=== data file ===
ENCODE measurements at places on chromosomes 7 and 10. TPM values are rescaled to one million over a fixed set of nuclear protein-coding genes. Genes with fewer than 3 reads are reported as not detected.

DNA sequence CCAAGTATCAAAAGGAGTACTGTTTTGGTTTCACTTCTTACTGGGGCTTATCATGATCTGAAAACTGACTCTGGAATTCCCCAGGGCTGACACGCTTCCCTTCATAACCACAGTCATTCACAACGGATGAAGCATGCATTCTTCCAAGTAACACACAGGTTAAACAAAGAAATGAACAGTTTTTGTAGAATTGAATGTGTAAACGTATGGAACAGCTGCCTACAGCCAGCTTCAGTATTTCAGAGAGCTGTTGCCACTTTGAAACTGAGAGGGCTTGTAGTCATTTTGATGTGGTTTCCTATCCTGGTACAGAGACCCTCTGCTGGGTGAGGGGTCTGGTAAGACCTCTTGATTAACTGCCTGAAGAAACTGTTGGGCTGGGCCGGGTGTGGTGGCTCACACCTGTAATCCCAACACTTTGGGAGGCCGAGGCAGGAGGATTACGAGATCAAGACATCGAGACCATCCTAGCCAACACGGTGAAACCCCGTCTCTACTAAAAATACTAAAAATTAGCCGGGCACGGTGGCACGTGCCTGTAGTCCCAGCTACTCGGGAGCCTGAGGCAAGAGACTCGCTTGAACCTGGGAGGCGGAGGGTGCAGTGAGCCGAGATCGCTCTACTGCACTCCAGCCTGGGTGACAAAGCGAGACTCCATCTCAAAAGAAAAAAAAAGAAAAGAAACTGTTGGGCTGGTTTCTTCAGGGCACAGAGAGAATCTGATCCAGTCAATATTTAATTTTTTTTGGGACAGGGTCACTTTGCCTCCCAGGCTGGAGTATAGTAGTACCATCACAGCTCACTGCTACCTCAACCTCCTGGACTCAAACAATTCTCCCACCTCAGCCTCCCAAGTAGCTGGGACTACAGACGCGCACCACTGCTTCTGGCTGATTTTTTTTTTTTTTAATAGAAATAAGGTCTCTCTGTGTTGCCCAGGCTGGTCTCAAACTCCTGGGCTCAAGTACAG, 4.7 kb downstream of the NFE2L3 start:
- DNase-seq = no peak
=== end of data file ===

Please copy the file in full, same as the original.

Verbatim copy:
ENCODE measurements at places on chromosomes 7 and 10. TPM values are rescaled to one million over a fixed set of nuclear protein-coding genes. Genes with fewer than 3 reads are reported as not detected.

DNA sequence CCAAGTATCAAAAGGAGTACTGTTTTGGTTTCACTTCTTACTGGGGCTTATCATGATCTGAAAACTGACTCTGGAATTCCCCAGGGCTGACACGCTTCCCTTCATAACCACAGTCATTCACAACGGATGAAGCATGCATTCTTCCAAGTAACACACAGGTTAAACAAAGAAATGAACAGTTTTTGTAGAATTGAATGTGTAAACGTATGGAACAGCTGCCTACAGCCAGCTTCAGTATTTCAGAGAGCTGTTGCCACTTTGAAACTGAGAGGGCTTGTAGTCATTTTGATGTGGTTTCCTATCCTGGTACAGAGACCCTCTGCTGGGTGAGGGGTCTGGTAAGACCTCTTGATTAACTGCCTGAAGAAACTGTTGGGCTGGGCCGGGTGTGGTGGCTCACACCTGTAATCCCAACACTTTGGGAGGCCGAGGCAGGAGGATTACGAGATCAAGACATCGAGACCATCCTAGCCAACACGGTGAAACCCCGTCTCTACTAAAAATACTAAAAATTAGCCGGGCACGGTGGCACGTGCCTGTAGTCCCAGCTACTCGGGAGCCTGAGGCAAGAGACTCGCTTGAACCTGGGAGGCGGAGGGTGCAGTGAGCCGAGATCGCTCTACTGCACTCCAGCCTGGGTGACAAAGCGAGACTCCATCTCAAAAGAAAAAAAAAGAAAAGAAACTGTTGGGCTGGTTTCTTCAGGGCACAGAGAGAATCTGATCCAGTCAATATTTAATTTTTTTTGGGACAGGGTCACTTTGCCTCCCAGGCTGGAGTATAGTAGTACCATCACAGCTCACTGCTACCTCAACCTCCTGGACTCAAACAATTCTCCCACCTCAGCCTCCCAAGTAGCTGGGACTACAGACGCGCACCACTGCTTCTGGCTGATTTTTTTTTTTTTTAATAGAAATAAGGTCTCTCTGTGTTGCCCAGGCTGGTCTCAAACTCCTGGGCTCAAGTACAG, 4.7 kb downstream of the NFE2L3 start:
- DNase-seq = no peak